To counter the rise of injuries and deaths that stretch across heavy-duty industries, both on-road and off-road, initiatives that aim to promote workforce health and safety are being adopted countrywide.
There has been a nearly 10% rise in motor-vehicle-related fatalities this year, according to the National Safety Council. In heavy-duty industries, companies are taking measures to ensure that best practices and a culture of safety are being implemented and adhered to from top leadership to management to employees and operators.
In 2001, Waste Management (WM) launched Mission to Zero (M2Z), a zero tolerance initiative for unsafe employee behavior that successfully resulted in a decrease in incidents. But management eventually realized that more efforts were needed to increase buy-in and implementation of the safety culture, and M2Z Back to Basics was launched last year. This time, field leaders companywide—those expected to execute the program—helped define the safety-culture changes.
Jeff Martin, Vice President of Safety at WM, says that leveraging responsibility with recognition incites employees into supporting successful and safe operations. Through re-training, coaching and role-playing, WM employees are now able to recognize the contributing factors with any safety failure.
Martin stresses the importance of keeping the main goal of safety in focus, and not getting lost in the details: “Focusing on the fundamentals and continuously promoting knowledge and awareness, while constructively coaching and resetting expectations with employees” has made WM’s safety-culture changes successful.
The National Waste & Recycling Association (NWRA) responded to the alarming rates of injury, accident and fatality data released last fall by the latest Bureau of Labor Statistics by laying the groundwork for a new and unprecedented approach to safety culture in the waste management industry.
At an industry-wide Safety Summit this past March, industry leaders outlined a measurable and actionable strategic plan to reduce fatalities, injuries and accidents. The goals include: a zero fatality rate and significant reduction in accidents; measuring progress against specific goals using real-time data; sharing of best practices between all NWRA members; continuing industry initiatives that address safety deficiencies; furthering targeted legislation; addressing distracted driving interference from the public; creating new safety training and development programs at the local level; and targeted ways to address specific causes of incidents, including the Stand Down program.
MINExpo 2016, which took place earlier this year in Las Vegas, showcased the latest technologies to help refine the safety culture of mining. These technologies use the CORESafety system, which is a partnership led by the members of the National Mining Association.
CORESafety is an approach to mining safety and health to prevent accidents before they happen using a management system that involves leadership, management and assurance. Its objective is to have zero fatalities and a 50 percent reduction in mining’s injury rate within five years. Companies that have adopted CORESafety practices have seen fatalities drop by 45% during a recent three-year period, and major declines in injury rates.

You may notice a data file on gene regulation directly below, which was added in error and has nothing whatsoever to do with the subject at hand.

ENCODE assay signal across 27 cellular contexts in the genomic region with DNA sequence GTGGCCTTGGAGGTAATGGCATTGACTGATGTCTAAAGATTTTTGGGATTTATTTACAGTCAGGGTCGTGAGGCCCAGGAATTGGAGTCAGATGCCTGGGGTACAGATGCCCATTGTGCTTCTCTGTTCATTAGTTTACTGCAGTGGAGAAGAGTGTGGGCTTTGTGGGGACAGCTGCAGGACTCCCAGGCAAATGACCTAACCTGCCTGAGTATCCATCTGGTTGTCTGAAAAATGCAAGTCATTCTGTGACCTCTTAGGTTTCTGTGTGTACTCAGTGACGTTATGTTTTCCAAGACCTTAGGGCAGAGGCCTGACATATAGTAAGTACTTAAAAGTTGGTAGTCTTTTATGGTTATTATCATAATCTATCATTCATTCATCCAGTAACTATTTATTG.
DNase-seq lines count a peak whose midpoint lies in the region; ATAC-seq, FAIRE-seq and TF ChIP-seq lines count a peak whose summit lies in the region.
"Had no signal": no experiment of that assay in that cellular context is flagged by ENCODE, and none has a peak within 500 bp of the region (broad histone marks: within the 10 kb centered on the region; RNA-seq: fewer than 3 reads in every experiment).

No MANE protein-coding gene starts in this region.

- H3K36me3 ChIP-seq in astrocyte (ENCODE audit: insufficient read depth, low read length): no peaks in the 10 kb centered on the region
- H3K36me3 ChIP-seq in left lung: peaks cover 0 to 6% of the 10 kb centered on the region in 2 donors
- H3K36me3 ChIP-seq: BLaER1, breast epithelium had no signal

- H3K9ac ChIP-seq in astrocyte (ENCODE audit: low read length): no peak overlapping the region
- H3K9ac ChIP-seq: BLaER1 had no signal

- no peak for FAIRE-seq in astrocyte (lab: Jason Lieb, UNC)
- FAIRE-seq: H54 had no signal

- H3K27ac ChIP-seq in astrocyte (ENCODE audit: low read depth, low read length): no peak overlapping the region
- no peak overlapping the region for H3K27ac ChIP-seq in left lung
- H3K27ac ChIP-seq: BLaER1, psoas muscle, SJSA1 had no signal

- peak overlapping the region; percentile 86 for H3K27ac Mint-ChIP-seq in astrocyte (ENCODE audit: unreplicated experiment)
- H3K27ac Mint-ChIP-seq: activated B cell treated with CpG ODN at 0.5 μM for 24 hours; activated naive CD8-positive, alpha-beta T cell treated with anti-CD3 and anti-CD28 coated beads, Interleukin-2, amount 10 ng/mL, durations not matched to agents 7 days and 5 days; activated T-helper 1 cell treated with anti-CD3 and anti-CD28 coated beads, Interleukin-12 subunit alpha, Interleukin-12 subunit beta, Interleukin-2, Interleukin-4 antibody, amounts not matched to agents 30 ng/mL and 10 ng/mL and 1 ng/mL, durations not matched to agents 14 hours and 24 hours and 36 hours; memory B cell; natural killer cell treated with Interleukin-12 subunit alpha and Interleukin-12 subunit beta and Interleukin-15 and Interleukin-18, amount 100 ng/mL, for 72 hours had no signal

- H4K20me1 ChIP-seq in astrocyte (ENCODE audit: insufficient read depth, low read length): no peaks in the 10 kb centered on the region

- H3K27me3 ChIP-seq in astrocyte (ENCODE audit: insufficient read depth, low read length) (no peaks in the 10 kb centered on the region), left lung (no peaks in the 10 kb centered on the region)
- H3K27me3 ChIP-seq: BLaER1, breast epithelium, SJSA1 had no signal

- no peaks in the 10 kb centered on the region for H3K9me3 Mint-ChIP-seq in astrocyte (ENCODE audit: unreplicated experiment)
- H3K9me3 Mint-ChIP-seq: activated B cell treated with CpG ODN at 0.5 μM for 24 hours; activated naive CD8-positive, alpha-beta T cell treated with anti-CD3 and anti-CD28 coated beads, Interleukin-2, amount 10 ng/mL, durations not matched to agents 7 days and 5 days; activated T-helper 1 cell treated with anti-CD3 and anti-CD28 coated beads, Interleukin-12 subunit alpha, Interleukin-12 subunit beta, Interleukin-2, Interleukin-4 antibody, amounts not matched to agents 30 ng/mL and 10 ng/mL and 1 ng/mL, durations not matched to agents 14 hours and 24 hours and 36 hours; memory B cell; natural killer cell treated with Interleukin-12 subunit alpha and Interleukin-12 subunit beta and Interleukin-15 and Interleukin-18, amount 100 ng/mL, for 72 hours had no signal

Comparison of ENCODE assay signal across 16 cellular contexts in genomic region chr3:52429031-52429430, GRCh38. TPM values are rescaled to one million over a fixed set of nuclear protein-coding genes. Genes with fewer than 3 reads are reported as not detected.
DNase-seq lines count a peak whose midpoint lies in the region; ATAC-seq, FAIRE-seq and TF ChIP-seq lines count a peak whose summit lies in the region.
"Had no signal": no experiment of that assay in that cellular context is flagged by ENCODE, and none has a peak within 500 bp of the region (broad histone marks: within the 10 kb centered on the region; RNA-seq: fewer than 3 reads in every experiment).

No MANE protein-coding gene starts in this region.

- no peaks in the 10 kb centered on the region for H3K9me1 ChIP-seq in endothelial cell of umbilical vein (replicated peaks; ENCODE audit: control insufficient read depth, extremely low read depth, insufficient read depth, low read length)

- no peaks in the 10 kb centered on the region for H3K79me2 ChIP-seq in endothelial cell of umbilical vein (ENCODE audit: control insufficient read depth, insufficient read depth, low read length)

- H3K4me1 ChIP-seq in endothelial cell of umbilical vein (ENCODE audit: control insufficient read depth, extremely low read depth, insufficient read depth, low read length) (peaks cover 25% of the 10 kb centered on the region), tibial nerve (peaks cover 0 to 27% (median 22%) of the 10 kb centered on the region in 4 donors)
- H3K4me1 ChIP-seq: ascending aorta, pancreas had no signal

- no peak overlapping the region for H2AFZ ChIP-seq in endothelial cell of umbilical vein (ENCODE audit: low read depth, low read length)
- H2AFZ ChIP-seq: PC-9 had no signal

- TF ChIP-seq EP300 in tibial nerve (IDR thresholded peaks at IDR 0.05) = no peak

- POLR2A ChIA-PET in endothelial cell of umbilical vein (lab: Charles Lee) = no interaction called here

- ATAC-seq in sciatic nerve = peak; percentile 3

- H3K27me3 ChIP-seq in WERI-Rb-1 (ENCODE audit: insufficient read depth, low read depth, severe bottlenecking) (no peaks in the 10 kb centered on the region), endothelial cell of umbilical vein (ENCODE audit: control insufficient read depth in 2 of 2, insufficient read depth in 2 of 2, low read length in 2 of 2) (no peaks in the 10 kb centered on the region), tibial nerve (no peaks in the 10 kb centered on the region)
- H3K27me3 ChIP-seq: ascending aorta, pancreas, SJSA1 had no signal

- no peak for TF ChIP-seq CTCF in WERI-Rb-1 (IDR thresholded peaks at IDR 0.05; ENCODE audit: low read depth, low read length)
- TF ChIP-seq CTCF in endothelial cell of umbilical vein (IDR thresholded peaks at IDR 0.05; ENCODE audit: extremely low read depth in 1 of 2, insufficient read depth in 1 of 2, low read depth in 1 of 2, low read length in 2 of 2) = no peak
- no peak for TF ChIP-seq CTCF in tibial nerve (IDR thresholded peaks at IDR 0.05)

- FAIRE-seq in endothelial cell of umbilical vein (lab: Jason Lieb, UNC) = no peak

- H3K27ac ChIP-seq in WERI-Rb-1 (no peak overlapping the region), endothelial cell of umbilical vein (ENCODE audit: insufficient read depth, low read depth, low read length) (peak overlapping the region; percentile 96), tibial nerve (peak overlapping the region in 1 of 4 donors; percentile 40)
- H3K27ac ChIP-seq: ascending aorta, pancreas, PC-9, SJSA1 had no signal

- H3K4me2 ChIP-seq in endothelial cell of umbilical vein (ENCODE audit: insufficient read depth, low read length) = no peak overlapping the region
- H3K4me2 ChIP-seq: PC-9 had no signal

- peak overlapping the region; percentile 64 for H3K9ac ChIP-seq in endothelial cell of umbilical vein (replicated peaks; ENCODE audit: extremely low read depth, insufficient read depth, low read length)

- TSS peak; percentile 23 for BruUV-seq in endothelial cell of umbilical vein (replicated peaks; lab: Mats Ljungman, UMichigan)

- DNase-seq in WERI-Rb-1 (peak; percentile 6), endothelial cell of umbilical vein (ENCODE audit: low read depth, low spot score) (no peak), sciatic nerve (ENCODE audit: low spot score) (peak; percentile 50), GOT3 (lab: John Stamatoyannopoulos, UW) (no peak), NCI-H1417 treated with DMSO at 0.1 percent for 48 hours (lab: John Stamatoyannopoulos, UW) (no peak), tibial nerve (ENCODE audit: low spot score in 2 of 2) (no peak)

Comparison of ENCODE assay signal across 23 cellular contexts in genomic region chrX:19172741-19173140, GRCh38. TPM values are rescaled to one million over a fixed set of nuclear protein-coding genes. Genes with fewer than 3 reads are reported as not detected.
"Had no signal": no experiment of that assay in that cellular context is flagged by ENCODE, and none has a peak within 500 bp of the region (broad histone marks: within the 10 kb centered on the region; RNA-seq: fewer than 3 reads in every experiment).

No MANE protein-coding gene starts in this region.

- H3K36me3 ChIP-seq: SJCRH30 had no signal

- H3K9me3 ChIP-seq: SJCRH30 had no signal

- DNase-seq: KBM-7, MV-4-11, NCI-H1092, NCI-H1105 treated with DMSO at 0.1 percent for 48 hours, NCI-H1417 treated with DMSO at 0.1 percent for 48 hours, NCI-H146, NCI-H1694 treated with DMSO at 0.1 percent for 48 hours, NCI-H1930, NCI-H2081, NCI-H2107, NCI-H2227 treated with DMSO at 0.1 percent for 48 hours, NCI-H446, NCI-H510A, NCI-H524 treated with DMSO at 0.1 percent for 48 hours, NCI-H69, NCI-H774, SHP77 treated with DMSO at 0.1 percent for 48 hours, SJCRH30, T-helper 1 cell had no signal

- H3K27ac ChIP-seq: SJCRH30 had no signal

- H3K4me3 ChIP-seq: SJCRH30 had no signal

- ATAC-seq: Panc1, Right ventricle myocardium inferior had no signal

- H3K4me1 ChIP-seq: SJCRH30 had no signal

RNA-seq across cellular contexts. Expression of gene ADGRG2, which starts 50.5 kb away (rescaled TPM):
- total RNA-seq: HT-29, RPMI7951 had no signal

The Industrial Minerals Association - North America(IMA-NA), in partnership with PentaFit LLC, has also established a corporate wellness initiative, called MineFit, to assist its members with targeted interventions for the improvement of safety and miner well-being.
MineFit differs from “typical” corporate wellness programs that are usually generically designed to apply to any industry rather than a specific population with unique needs. These “blanket” programs are typically ineffective and yield inconsistent results. In fact, recent data from the Centers of Disease Control show that 85% of all medical spending in 2010 went to treat chronic, preventable diseases. In fact, half of all adults have one or more chronic conditions that can be either improved upon or prevented with simple, targeted techniques.
The MineFit program is designed specifically to be preemptive in nature, with proper nutrition and physical activity practices tailored to fit the needs of the industrial minerals industry. At its core, MineFit treats mineworkers as athletes, people who are body aware, understand teamwork, and know how to focus and execute when it is “game time.” People with this mindset succeed when they are physically and mentally healthy and are empowered with the knowledge and resources necessary to perform at their best.
The MineFit process identifies specific needs one at a time, develops educational materials and suggested interventions based on these needs, and uses various methods, practices, and media to disseminate the materials to the workforce.
While none of these health and safety initiatives are mandatory yet in the U.S., they are successfully improving work performance and saving lives across the country. Plus, companywide buy-in of safety cultures provides a cohesiveness that reduces risk and increases productivity. Workers are safe and healthy because the company is safe and healthy and vice versa. It’s a true win-win.
Contact us to learn more about how to keep your team and fleet safe.